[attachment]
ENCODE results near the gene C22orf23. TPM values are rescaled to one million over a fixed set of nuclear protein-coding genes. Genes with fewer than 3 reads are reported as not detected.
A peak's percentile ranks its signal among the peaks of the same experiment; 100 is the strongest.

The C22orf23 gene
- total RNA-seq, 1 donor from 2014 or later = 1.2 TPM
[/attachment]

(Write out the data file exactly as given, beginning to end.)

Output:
ENCODE results near the gene C22orf23. TPM values are rescaled to one million over a fixed set of nuclear protein-coding genes. Genes with fewer than 3 reads are reported as not detected.
A peak's percentile ranks its signal among the peaks of the same experiment; 100 is the strongest.

The C22orf23 gene
- total RNA-seq, 1 donor from 2014 or later = 1.2 TPM